Tom and I are retired teachers, the parents of a teacher, and the grandparents of young teens. We are citizens of this nation who have plenty of reason to care what happens in our schools, but not only in our schools. Gun violence is widespread in our country, essentially because guns are widespread, and we do a poor job of controlling who has those guns.
Today we joined the young people who organized the March For Our Lives movement across the nation, and even around the world, to call for common sense gun control.
It is easy to find the deflections to the issue of guns: it's a mental illness issue, we need to stop bullying and spread love, it's the result of bad parenting. How about: cars kill more people than guns so ban cars; why don't you march for all the aborted babies you kill; guns don't kill people, people do. I saw a great response to that last one - then why to we let people who would kill have guns?
Mental health is an issue, and we need more health care resources to address it, we can spread love while controlling guns, and we don't need guns laying around in homes with bad parenting. We license cars and take away drivers licenses for serious infractions. While abortion has no place in this discussion, it is a choice, just as owning a gun is a choice, and both require common sense regulations. Deflect all you want, this is a GUN issue!
And so we marched! We don't have a crowd size estimate yet for the Seattle march, but it was tens of thousands, and filled the 2 mile march route with a sea of signs. Young and old and in the middle, we all carried the message for common sense gun control, with the promise to vote our message in the upcoming elections.
My sign generated smiles, Tom's sighs. A woman came up to me and asked if she could borrow my sign and have her picture taken with her phone, because she was a new grandmother and was thrilled to be there and wanted to send the photo to family. At the end of the march a man passing by pointed to my sign and said to his friend, "That's the best sign I've seen all day". I got many smiles and thumbs up and photos snapped of me. It made me happy.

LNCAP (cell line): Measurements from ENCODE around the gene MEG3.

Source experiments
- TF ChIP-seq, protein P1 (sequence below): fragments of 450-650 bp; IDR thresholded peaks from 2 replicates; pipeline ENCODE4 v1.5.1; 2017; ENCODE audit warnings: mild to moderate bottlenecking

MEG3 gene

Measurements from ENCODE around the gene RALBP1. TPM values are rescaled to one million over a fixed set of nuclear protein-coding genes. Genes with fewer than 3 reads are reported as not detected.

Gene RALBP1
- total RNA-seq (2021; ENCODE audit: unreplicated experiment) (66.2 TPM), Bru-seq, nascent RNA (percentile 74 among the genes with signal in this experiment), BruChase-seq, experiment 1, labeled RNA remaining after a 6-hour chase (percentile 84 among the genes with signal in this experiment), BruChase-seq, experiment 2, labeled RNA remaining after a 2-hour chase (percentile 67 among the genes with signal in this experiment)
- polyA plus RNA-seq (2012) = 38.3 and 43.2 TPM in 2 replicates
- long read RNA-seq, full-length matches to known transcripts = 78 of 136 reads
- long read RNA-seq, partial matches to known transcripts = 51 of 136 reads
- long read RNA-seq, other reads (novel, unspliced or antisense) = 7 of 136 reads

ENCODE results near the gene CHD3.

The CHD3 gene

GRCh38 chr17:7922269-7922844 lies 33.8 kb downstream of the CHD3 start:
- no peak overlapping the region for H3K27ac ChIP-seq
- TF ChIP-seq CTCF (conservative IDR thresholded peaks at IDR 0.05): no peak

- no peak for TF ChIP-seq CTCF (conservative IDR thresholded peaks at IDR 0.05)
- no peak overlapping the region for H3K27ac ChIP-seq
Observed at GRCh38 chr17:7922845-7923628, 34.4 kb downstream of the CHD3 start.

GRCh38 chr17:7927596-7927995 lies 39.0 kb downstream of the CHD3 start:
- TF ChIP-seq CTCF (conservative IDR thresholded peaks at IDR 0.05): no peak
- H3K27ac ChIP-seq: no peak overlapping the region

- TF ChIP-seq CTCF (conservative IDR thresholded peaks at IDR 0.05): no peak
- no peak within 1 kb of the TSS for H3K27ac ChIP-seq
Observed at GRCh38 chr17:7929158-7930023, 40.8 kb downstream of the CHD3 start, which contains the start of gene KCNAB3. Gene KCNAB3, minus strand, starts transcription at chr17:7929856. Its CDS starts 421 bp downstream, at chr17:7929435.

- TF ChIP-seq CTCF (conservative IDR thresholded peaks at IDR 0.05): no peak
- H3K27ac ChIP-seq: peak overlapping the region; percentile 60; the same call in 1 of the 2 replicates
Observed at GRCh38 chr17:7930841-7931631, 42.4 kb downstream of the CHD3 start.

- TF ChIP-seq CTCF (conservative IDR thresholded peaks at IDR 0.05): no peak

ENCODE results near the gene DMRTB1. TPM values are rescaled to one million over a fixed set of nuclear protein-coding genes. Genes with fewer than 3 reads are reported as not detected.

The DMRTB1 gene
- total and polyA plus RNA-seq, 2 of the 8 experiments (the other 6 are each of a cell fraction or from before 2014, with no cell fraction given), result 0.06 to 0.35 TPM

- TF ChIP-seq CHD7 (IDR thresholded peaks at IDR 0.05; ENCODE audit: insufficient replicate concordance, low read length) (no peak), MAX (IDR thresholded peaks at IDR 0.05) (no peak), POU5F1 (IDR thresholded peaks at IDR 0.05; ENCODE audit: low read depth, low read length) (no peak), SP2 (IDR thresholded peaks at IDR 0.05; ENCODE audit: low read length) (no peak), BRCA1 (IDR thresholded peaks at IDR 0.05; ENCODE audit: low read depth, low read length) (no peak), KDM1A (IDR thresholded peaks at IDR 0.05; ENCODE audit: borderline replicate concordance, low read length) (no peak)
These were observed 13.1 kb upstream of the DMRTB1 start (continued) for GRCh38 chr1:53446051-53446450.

There were lots of grandmothers in the crowd today, and families with young children, people of all ages and sizes and colors. And, of course, there were the students, those wonderful young people who put this all together and made it happen.
We gathered at Cal Anderson Park as the sky was clearing after a cold, wet, and snowy early morning.
What are the chances that we would encounter someone we knew in a crowd of tens of thousands? And yet, as we gathered at the park, there she was, Carole, the school counselor I worked with for many years, and have not seen in over year! She and her husband are activists too. I loved it!
And then we were on our way, Marching for Our (Their) Lives.
There was a contingent of doctors from Swedish Hospital. They deal with the results of gun violence.
Yes, "Change is coming!"
I told this mom I loved her sign, and that I was growling. She said she was too.
Between the rally at the beginning of the march and the one at the end, students poured out their hearts and the governor and other officials spoke. We were just happy to have been part of the support group.
We took a bus back to Westlake Center, had some lunch at a Subway shop, and then coffee in the park, while a high school band visiting from Sacramento played for us.
We were tired when we got home, but happy, and more importantly, hopeful.
As the government seems to be falling apart around us daily, young people are becoming activated to bring change. Many took the opportunity to register to vote today. We need to continue to encourage and support them, and to stay diligent and informed and involved ourselves. We cannot let them down.